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Fiorina: Mother Worried About ‘Aborted Babies’ Shouldn’t Have To Vaccinate Kids

Carly Fiorina might be kicking up a feud with Donald Trump, but it turns out the two both have something in common: They could become the candidates of choice for the deranged anti-vaccine movement.

The Washington Post reports on Fiorina’s appearance at a town hall meeting with voters in Iowa:

Fiorina’s comment came in response to a question from a mother of five children who said that because of her religious beliefs, she will not allow her children to receive any vaccines that were created using cells from “aborted babies.” Fiorina told the woman that parents must be allowed to make such decisions.

“We must protect religious liberty and someone’s ability to practice their religion,” said Fiorina, receiving a round of applause. “We must devote energy and resources to doing so. Period.”

Fiorina also recounted the story of her daughter, who refused to have her own young daughter vaccinated for HPV, a sexually transmitted disease that can lead to cervical cancer. “And she got bullied. She got bullied by a school nurse saying: ‘Do you know what your daughter is doing?'” The daughter responded: “Yes. I do, actually.”

Afterwards, Fiorina sought to clarify her position to reporters, affirming that schools really can require vaccines for certain diseases: “When you have highly communicable diseases where we have a vaccine that’s proven, like measles or mumps, then I think a parent can make that choice — but then I think a school district is well within their rights to say: ‘I’m sorry, your child cannot then attend public school.’ So a parent has to make that trade-off.”

Also, as Time reports, Fiorina also criticized her old home state of California for recently passing legislation to eliminate religious liberty exemptions for children being vaccinated. “California is wrong on most everything, honestly. I’m not at all surprised that they made that mistake as well,” she said.

It should be noted that this is not Fiorina’s first time wading into the vaccine-libertarian bog. This past February, as BuzzFeed reported, she voiced a similar skepticism about vaccinating children for HPV — or even for measles — and she touted her own past sicknesses: “I think vaccinating for measles makes a lot of sense. But that’s me. I do think parents have to make those choices. I mean, I got measles as a kid. We used to all get measles… I got chickenpox, I got measles, I got mumps.”

There is in fact a bit of truth to the claim from the woman at the rally, that vaccines are created using cells from “aborted babies.” To be more exact, many modern vaccines are cultured in one of two lines of replicating cells, which have been maintained for 50 years. The origins of those cells were two fetuses that were electively aborted in the early 1960s.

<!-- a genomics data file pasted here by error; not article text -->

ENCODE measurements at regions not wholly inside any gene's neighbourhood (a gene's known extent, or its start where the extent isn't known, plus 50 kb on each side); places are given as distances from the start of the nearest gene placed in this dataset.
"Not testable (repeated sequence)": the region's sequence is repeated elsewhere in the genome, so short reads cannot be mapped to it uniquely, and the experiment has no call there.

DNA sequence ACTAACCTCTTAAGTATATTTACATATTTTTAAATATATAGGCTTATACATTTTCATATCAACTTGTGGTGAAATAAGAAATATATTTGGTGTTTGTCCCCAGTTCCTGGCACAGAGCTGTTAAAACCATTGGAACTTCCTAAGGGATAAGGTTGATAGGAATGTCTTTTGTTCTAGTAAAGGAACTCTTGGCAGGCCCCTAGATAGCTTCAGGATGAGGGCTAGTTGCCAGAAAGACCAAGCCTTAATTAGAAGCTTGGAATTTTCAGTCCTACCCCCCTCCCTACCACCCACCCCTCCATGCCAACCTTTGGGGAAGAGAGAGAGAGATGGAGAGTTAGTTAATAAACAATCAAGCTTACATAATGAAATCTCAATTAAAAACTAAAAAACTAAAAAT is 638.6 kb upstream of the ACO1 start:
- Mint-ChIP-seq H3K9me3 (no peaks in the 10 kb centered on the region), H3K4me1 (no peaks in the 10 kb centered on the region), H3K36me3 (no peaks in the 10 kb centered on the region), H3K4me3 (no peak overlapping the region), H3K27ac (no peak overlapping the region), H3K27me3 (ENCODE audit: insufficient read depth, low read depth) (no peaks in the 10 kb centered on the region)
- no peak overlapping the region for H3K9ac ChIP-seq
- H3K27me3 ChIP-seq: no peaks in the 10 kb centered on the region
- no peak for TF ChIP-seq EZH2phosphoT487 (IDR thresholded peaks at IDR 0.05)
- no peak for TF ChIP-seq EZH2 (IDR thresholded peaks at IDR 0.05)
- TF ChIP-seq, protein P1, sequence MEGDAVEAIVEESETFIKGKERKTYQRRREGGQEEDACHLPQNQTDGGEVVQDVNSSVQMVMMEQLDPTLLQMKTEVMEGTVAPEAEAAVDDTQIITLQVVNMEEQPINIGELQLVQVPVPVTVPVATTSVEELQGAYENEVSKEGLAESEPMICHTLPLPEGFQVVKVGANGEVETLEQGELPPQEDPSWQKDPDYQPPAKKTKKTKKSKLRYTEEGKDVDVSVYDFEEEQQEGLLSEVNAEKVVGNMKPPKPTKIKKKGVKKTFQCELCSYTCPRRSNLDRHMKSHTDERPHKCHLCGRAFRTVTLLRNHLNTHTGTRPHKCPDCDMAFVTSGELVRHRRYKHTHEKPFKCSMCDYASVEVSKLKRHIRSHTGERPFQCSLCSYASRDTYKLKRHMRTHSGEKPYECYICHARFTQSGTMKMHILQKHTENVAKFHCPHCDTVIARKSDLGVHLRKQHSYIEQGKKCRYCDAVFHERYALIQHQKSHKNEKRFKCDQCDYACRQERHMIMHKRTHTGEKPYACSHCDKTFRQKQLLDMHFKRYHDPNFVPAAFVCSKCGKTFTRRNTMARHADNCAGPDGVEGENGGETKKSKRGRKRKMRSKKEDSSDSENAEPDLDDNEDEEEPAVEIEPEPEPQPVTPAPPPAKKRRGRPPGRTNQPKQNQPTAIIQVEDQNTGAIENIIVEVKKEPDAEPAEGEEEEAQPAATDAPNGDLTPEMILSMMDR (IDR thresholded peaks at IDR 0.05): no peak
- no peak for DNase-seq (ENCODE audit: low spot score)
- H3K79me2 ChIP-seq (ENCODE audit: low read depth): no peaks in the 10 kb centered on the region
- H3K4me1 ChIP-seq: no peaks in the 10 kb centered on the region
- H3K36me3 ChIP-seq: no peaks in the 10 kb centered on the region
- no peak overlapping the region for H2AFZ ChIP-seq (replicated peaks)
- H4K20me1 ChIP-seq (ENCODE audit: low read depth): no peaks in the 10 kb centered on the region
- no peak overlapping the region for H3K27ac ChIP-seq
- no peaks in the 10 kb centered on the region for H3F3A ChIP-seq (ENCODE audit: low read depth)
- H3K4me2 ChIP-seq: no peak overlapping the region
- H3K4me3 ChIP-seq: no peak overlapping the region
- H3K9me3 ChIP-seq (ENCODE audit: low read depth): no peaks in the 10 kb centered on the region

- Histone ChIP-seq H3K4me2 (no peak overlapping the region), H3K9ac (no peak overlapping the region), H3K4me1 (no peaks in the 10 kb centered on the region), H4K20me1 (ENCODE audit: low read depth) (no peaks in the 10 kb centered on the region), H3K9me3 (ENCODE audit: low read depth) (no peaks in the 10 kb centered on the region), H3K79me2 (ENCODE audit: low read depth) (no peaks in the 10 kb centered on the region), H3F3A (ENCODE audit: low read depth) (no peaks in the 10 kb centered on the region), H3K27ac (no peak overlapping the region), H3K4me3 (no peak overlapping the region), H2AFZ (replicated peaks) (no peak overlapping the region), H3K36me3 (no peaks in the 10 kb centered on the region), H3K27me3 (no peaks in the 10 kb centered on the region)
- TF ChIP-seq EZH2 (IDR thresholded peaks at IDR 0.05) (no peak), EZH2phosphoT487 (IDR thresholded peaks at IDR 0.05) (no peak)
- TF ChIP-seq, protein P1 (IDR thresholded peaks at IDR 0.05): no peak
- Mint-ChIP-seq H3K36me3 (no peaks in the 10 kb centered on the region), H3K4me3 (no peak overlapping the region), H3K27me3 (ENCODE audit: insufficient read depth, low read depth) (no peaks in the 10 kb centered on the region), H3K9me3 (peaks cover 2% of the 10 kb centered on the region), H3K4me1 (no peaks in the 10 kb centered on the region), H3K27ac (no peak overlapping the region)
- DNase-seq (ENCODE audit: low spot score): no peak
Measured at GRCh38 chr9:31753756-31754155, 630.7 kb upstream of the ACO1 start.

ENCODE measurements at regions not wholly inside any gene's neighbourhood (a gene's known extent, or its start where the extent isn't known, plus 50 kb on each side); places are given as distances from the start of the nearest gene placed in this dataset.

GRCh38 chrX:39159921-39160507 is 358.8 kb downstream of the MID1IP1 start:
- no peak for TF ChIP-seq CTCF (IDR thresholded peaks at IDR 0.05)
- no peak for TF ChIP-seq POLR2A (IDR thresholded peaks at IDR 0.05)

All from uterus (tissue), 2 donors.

By now, of course, the original fetal cells were used up a very long time ago, while the cell lines continue. But this does raise a question: For someone who believes abortion is so evil and that no benefit should be derived from it whatsoever, what would it matter when the fetal cell line began?

And going back to Fiorina’s point about schools requiring a measles vaccination: The measles vaccine is indeed one of those vaccines that has a basis in fetal-derived cells.

Republican presidential candidate and former Hewlett-Packard CEO Carly Fiorina responds to a question at a Fox-sponsored forum for lower-polling candidates held before the first official Republican presidential candidates debate of the 2016 U.S. presidential campaign in Cleveland, Ohio, August 6, 2015. (REUTERS/Brian Snyder)

California’s Measles Outbreak Is Over, But Vaccine Fight Continues

By Rong-Gong Lin II and Patrick McGreevy, Los Angeles Times (TNS)

LOS ANGELES — California officials on Friday declared the end of the Disneyland measles outbreak, but the political battle over immunization that it sparked continues to rage on.

In announcing that the health scare had passed, state medical authorities warned that California remains at high risk of another outbreak because immunization levels in some communities remain so low.

The state epidemiologist, Dr. Gil Chavez, said immunization rates in some schools are at 50 percent or lower, creating an ideal environment for the virus to spread quickly. A study published in JAMA Pediatrics last month calculated that the measles virus in California spread in areas where vaccination rates were less than 86 percent.

But it remains unclear how much the Disneyland outbreak changed attitudes about immunization.

Legislation in Sacramento intended to induce more parents to get their children the measles vaccine and other shots stalled this week amid an outcry from anti-immunization forces who said the government should not tell parents what to do.

The debate on the bill has turned contentious. Last week, Robert F. Kennedy Jr., a leading anti-vaccine activist, used the word “holocaust” during a film screening to describe the purported damage done by vaccines to many recipients, a statement for which he later apologized.

Democratic state Sen. Richard Pan, a pediatrician who is pushing for greater vaccination, has been bombarded with personal attacks. One Internet posting imposed a Hitler mustache on Pan’s face; another said: “Can we hang Pan with a noose instead?”

While there has been a surge in vaccinations amid intense media focus on the issue, health officials say the immunization problems are so bad in some communities that a major outbreak could easily happen again.

The idea that the measles vaccine was linked to autism has been thoroughly discredited by scientists. Still, measles vaccination rates in California’s kindergarten classes have been declining over the last dozen years.

Among those whose vaccine status was known, about 7 out of every 10 California measles patients in this outbreak were unvaccinated. “If we had higher levels of immunity in the community, this outbreak would not have happened,” Chavez said.

The Disneyland outbreak sparked an aggressive response from health officials across California and beyond that experts say helped keep the disease from spreading even further.

Public health officials contacted thousands of Californians in 12 counties potentially exposed to measles, leading to warnings in airports, malls, schools, clinics and hospitals. In one hospital alone, a single person with measles exposed 14 pregnant women and 98 infants, including 44 in the neonatal intensive care unit.